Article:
Glass Waste Recycling Liverpool
The glass waste recycling services we provide to businesses in Liverpool are comprehensive and cost-effective. We are committed to ensuring that your waste is handled properly and affordably. We are happy to provide you with a free, no-obligation quote. Our services include environmental preservation and support for sustainable solutions for both our business and yours. To learn more about our company sustainability solutions, as well as our sustainable glass recycling solutions, call us on 0151 321 1540.
When your waste disposal needs change, we’re here to provide you with expert advice that is going to be aligned with your new needs. As your business grows, we continue to provide dependable options for your recycling and waste needs. If you need a single dumpster or a fleet of them, we are your one-stop.
What is Glass Waste Recycling?
Glass waste recycling is the process of turning used glass into a new glass or new glass objects. For example, used and discarded glass bottles and glass jars can be recycled into new glass jars and bottles. However, sometimes some glass items can not be recycled to be what they were before so they get used as an aggregate in construction.
Glass may be recycled indefinitely without losing its quality. Recycling glass reduces emissions, saves energy, and helps to reduce raw material consumption. As a result, glass is often recycled. In the UK, we recycle over 60% of glass packaging. Recycling glass presently saves enough energy to cool 34 bottles of wine each day for every UK household!
Problems With Broken Glass Waste Recycling Liverpool
Glass waste recycling needs to be done carefully. When it’s broken, it can be hazardous. It’s also a good idea to separate glass waste from other recyclables. Other recyclables, such as paper and cardboard, might be contaminated by broken glass, decreasing their value. Employees are at risk of injury from broken glass, but damaged recycling equipment can also be damaged. And also, mixing broken glass with other recyclables can incur extra costs.
In order to produce high-quality glass bottles and jars, most manufacturers require recyclable glass to be sorted by colour. When glass is fractured, it’s difficult to sort, and if it’s broken down too finely, it can be difficult to reprocess. When recycling companies find it too difficult or expensive to separate glass from the rest of the stream, they send it all to landfills which can also be quite costly compared to regular recycling. However, there are some steps that businesses can take to ensure that they either have less glass waste by using alternatives or take care to store their glass in such a way that it does not break to make recycling cheaper for them.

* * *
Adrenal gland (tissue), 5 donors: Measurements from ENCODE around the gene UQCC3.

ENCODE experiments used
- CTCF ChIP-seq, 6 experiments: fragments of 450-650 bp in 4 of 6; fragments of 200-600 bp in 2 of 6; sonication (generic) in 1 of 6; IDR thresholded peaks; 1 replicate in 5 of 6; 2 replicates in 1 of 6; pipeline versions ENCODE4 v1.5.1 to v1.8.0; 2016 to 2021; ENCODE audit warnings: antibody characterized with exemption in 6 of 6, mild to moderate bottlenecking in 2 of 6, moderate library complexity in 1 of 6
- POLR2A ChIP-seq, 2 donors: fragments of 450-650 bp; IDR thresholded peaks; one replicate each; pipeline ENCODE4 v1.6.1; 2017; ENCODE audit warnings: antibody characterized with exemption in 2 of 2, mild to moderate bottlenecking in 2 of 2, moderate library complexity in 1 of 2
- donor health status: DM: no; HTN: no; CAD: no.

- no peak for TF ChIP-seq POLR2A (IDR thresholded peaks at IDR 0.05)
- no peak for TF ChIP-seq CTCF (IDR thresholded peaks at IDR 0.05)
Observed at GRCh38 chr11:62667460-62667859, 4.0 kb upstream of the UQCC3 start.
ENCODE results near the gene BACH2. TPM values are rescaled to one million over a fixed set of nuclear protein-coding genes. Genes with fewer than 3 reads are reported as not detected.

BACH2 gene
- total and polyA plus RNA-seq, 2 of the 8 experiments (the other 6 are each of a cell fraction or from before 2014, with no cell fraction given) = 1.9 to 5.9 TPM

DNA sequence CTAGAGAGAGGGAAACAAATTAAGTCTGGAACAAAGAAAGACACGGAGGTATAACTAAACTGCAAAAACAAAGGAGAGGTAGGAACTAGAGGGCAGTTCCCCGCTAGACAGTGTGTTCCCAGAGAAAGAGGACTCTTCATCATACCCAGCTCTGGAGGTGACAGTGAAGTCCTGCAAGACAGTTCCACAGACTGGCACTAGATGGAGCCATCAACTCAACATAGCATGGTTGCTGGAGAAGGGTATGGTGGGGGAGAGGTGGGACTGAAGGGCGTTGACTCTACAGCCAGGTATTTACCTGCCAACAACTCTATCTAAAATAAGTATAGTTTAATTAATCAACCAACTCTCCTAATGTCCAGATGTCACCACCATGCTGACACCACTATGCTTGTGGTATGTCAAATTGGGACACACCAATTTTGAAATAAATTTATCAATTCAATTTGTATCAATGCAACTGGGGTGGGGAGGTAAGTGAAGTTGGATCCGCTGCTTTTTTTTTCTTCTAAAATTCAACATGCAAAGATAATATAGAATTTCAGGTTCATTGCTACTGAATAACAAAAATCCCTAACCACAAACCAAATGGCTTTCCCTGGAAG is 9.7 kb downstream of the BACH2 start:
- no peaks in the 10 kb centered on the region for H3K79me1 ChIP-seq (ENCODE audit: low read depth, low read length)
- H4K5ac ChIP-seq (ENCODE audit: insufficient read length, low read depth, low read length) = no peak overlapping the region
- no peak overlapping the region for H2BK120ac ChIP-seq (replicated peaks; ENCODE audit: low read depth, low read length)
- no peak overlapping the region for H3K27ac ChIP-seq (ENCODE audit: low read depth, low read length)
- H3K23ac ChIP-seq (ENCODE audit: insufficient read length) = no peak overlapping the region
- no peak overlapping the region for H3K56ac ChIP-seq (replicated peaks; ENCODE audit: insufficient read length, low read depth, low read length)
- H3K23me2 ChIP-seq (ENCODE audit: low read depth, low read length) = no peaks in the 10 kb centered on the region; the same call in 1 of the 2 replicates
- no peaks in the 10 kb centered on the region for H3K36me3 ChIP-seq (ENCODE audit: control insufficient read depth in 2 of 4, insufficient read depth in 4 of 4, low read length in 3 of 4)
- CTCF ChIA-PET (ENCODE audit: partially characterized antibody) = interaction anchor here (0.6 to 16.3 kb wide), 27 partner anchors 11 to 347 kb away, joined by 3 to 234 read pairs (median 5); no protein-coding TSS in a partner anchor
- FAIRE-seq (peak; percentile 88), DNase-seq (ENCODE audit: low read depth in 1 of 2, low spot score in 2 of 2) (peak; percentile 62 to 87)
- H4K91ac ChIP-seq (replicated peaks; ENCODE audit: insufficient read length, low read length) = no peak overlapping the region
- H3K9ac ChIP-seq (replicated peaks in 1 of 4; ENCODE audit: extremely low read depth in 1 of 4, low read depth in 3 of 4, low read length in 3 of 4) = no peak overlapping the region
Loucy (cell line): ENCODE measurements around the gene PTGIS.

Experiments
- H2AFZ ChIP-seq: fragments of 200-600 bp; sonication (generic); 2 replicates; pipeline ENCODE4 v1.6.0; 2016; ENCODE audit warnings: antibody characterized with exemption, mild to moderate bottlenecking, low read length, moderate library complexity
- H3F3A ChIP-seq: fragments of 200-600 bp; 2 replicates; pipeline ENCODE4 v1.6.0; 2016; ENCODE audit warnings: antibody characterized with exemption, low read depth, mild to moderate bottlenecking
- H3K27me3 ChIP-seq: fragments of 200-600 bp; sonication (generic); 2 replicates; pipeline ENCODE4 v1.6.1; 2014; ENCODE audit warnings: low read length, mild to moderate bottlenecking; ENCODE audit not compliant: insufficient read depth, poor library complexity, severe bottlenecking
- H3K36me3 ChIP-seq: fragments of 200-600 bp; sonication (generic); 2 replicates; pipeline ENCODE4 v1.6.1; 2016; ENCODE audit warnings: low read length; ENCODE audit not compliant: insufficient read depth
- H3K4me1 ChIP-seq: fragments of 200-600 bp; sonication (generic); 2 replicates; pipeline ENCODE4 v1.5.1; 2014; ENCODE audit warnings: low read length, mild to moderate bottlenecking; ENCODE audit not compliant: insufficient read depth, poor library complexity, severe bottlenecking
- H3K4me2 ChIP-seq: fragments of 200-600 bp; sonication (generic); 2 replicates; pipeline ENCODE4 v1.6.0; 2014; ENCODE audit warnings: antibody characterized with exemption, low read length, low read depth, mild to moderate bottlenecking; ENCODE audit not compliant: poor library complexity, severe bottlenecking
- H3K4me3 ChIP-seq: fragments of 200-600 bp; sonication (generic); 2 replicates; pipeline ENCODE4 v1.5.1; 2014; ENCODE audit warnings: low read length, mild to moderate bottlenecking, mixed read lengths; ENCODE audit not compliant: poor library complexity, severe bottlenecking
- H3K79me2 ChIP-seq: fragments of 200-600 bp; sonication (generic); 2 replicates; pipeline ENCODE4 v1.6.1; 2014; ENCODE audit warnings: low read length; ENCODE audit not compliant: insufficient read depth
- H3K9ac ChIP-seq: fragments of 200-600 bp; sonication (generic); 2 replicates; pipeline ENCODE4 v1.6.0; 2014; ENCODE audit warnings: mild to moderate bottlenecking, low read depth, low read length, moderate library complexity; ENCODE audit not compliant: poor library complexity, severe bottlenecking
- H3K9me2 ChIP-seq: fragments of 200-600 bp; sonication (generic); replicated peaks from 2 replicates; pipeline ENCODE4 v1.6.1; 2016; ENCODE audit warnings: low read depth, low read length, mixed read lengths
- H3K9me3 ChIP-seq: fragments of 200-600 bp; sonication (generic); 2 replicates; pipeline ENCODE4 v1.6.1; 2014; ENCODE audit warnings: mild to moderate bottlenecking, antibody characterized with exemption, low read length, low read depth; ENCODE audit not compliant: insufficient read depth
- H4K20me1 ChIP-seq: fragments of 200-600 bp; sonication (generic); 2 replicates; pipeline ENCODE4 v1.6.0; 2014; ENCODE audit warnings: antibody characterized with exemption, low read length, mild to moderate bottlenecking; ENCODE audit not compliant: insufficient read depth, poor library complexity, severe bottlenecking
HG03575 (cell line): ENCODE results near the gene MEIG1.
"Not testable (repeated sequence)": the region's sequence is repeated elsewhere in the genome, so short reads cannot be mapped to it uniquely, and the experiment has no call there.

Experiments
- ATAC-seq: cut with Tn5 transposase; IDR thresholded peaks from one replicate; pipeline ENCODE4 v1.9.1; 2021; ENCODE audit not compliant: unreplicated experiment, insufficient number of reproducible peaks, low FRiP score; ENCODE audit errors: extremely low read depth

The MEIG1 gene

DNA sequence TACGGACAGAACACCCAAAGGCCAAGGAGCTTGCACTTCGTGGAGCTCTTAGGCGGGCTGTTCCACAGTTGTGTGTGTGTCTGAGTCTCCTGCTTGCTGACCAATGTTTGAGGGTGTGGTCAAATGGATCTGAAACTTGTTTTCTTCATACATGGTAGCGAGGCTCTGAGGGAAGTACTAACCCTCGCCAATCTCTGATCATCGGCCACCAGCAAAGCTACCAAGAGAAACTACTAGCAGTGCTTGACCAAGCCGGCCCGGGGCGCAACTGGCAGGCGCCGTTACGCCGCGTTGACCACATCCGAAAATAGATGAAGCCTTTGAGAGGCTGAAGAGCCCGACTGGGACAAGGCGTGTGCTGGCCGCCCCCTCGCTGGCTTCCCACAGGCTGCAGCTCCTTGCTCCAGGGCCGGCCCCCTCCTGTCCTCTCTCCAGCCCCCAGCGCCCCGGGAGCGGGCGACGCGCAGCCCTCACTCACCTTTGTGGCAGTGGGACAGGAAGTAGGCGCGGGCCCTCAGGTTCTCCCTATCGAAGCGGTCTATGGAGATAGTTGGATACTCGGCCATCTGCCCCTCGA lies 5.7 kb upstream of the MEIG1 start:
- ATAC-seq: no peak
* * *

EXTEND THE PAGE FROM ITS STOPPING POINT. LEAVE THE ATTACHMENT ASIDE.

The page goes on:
The growth of the craft beer business means more on draft and in cans for restaurants and beverage shops (and fewer glass bottles). In recent years, aluminium bottles have also grown increasingly popular among beer drinkers. Wine is still tough to come by because there are fewer possibilities for wine on draft and in cans, but this is expected to improve in the near future.
How is Glass Waste Recycled?
During the manufacturing process or recycling, glass is broken down into tiny pieces called cullets. After being crushed, sorted, cleaned, and ready for mix-in with other raw materials like soda ash and sand and ready to go into production. A furnace is used to melt these raw materials and glass fragments, and then mould them into bottles in a variety of colours and sizes. The method is used to create new bottles and jars from recycled materials. Glass recycling saves landfill space that would otherwise be occupied by used bottles and jars.
Glass recycling reduces the number of glass objects in landfills and recycling bins so it is advisable to recycle it as frequently as possible.